How to Cut Concrete Pavers

Paving stones are a great way to beautify the exterior of your home and yard. But, paving stones are expensive by themselves, and professional installation can cost thousands, depending on the size of your project. It’s easy to see why this is a project you may rather tackle yourself.

Thankfully, it’s not hard to learn how to cut concrete pavers, and by the time you’ve finished reading this guide, you should feel confident in your ability to tackle this project.

What You’ll Need

There are a few different ways you can learn how to cut concrete pavers. Today, we’ll cover how to cut them by hand, and how to cut them using power tools. If you do it by hand, here’s what you’ll need:

You can also use a saw to cut pavers, and this method is particularly useful when you have to cut multiple stones for your project. Here’s what you’ll need:

Step I: Measuring

The first thing you’ll need to do is measure for each stone you’ll need to cut. You can do this one of two ways. You can lay all of your full stones first, then measure the distance from the end of the last full stone to the end of your project to determine the size you’ll need for your final cut stone.

Or, you can lay your whole project out ahead of time on paper to determine the dimensions for the stones you’ll need to cut.

Once you know the dimensions for the stone you’ll be cutting, use a straightedge and a carpenter’s pencil to mark where you’ll need to cut.

Step II: Cutting the Brick (the Old Fashioned Way)

If you’re only going to be cutting a few pavers, or if you don’t have access to any power tools, this method will do the trick.

Put on a pair of gloves and safety goggles to protect yourself from any brick pieces that may fly up as you’re chiseling.

First, you’ll want to use the end of your chisel to score the brick. Apply firm downward pressure to score the brick along the line(s) you’ve marked with your pencil.

Next, place your chisel along the scored line and strike the chisel with the hammer. Try and use even, moderately forceful strikes with your hammer. Move the chisel along the line you’ve scored until you’ve chiseled the entire brick.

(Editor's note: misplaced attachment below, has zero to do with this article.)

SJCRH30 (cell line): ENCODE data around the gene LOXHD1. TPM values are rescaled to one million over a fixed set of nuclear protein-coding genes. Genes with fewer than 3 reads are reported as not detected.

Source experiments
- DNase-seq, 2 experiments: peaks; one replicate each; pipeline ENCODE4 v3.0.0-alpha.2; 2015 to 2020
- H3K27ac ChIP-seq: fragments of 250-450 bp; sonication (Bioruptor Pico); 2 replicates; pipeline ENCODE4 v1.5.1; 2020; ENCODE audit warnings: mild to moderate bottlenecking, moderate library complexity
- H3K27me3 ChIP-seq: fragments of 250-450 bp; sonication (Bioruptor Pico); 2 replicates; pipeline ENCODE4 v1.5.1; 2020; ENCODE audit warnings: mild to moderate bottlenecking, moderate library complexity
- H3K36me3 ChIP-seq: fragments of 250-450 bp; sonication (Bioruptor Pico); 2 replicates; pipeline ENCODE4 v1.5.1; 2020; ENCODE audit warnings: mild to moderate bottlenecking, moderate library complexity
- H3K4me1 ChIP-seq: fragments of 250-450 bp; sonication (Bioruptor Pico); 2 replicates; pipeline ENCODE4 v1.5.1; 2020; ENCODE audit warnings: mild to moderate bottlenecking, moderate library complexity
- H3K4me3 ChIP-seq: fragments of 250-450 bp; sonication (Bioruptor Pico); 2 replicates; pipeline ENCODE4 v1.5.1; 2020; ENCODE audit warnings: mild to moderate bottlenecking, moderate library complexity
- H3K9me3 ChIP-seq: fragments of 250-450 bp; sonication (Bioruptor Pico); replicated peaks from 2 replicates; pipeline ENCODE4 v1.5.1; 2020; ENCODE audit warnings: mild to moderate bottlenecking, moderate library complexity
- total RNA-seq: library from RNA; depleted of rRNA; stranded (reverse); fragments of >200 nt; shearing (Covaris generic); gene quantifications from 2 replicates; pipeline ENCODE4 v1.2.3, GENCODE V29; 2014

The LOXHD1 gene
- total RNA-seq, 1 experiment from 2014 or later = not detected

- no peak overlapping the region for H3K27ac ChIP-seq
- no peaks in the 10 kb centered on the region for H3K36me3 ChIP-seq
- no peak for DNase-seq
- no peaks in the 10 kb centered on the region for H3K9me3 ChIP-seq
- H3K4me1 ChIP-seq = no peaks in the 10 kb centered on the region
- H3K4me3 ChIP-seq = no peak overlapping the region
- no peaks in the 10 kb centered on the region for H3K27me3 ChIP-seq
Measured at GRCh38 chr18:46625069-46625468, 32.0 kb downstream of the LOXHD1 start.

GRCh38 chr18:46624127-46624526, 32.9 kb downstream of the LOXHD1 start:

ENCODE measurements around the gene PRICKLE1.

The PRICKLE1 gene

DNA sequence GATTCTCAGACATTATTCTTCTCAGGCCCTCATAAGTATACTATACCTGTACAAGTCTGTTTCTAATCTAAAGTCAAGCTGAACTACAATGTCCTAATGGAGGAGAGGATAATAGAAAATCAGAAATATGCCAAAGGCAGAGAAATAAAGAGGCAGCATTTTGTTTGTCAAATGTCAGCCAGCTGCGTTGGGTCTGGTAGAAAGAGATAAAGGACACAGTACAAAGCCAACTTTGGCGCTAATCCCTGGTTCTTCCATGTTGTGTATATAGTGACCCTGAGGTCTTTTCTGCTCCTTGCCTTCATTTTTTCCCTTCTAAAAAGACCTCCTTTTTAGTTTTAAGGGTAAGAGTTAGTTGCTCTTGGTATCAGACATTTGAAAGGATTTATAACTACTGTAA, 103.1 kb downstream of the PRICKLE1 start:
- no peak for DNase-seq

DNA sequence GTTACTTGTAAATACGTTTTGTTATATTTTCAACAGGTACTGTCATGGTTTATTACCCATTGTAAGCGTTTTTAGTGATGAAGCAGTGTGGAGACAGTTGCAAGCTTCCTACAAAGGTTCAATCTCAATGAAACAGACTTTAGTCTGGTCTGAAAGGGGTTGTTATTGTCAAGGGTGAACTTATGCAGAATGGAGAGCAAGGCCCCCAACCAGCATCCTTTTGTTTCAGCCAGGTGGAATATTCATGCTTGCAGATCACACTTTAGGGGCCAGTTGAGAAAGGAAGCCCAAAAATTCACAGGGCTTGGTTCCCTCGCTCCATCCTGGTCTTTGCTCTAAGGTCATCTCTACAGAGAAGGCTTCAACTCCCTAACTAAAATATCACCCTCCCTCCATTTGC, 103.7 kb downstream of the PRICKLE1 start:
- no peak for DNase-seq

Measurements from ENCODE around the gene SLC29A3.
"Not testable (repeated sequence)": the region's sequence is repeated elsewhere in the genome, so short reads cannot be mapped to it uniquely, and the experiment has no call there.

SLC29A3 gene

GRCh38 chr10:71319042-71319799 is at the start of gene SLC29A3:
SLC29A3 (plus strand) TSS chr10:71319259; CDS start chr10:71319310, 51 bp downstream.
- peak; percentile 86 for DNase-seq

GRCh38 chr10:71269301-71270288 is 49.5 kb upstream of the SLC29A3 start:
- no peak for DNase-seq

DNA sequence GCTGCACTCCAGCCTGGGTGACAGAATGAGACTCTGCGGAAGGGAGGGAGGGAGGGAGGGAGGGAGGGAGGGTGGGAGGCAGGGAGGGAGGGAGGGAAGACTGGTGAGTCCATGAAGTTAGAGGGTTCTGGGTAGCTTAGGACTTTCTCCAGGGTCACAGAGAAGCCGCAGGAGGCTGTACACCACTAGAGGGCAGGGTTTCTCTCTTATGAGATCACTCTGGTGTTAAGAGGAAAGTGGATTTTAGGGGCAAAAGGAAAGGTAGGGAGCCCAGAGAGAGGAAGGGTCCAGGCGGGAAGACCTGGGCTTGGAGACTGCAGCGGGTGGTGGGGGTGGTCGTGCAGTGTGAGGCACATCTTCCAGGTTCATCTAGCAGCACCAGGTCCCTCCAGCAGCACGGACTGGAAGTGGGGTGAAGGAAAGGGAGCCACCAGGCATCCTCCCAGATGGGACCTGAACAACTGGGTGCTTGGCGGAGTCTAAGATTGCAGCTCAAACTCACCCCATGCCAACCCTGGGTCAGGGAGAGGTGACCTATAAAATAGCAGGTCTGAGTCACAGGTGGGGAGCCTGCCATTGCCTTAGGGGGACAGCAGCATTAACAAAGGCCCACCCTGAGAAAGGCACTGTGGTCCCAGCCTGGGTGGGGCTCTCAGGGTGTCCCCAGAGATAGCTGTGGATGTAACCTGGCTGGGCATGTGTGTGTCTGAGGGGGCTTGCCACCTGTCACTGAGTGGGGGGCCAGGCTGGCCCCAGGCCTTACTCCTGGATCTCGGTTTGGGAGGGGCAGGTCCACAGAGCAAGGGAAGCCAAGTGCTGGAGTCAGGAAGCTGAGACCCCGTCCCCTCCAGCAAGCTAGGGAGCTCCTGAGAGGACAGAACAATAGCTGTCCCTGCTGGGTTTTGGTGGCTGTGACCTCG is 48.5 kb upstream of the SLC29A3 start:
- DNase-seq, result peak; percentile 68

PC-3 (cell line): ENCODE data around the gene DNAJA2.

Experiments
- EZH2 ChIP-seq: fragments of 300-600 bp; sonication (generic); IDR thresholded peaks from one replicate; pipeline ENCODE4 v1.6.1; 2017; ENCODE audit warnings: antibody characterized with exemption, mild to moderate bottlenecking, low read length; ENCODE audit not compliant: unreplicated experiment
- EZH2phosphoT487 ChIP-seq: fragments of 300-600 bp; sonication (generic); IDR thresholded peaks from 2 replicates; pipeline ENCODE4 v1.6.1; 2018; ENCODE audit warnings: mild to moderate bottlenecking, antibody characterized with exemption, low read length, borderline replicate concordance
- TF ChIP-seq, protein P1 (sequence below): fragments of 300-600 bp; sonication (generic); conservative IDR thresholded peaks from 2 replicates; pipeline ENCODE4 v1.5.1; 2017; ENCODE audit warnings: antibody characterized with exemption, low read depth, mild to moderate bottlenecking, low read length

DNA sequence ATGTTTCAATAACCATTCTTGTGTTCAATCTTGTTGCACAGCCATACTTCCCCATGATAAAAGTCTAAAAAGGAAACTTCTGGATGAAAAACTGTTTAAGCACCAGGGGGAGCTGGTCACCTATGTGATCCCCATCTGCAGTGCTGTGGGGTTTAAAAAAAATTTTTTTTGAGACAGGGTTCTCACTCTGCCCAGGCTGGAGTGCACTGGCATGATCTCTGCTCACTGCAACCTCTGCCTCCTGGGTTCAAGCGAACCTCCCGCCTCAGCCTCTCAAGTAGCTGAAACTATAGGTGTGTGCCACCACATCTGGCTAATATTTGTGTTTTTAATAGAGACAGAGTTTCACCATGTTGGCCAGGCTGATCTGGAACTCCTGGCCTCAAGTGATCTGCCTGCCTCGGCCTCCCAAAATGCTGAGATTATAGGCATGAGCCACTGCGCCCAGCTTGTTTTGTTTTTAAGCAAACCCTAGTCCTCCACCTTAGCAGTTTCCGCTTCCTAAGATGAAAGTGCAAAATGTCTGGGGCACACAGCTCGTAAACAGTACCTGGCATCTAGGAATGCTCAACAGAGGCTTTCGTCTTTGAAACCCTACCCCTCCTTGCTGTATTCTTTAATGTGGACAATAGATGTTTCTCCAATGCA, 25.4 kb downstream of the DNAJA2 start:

You may need to repeat this process several times until the brick breaks, which is to be expected. In this case, slow and steady wins the race. If there’s too much force behind your hammer strikes, you run the risk of breaking the brick in a place you don’t want it to break.

After a few passes with the chisel, the brick should break perfectly along the line you’ve scored. There may be some rough or uneven edges on your cut paver after you’ve finished. If that’s the case, use your hammer and chisel to refine the edge before installing your paver.

Step II: Cutting the Brick (With a Power Saw)

If you’re going to be cutting multiple bricks, you can save time and energy by using a circular or table saw to cut the brick.

A diamond-tipped blade works best for this project. But, these blades can be prohibitively expensive. If you don’t already have one, or if you don’t want to spend the money to buy one, a masonry or carbide tipped blade will do the job just fine, for much less money.

If you’re interested in learning more about masonry blades, check out this Masonry Magazine article.

Before you get started, make sure you’re wearing proper safety gear. Not only will you need gloves and safety goggles, but you’ll also need a respirator to protect yourself from the concrete dust that will be generated as you cut. Hearing protection is also helpful.

If you’re using a handheld saw, like a circular saw or masonry saw, you’ll want to clamp your brick to a workbench before you begin cutting. Clamp the brick to the edge of the bench, so the portion of the brick you won’t be saving can fall away once it’s cut.

Turn on your saw and begin to cut the brick at the line you’ve marked. Apply very light pressure and allow the saw to do all the work. Depending on the thickness of the paver you’re cutting, you may need to make several passes with the saw, or you may need to flip the stone midway through so that you can cut from the other side to complete the cut.

Final Word

Learning how to cut concrete pavers is a fairly straightforward job that you can complete with just a few tools and the information you’ve just learned in this article. Remember to work safely and carefully whenever you’re working with power tools, and always wear proper safety gear.

Gus Donaldson
About Gus Donaldson

I built houses for over 30 years and recently retired. I've made lots of mistakes and hopefully teach you not to make the same ones. I still love to build and have a garage workshop that I use for hobby projects like the walnut bookshelf I made for my wife. I like to write and let people know that working with your hands and tools does not need to be intimidating.

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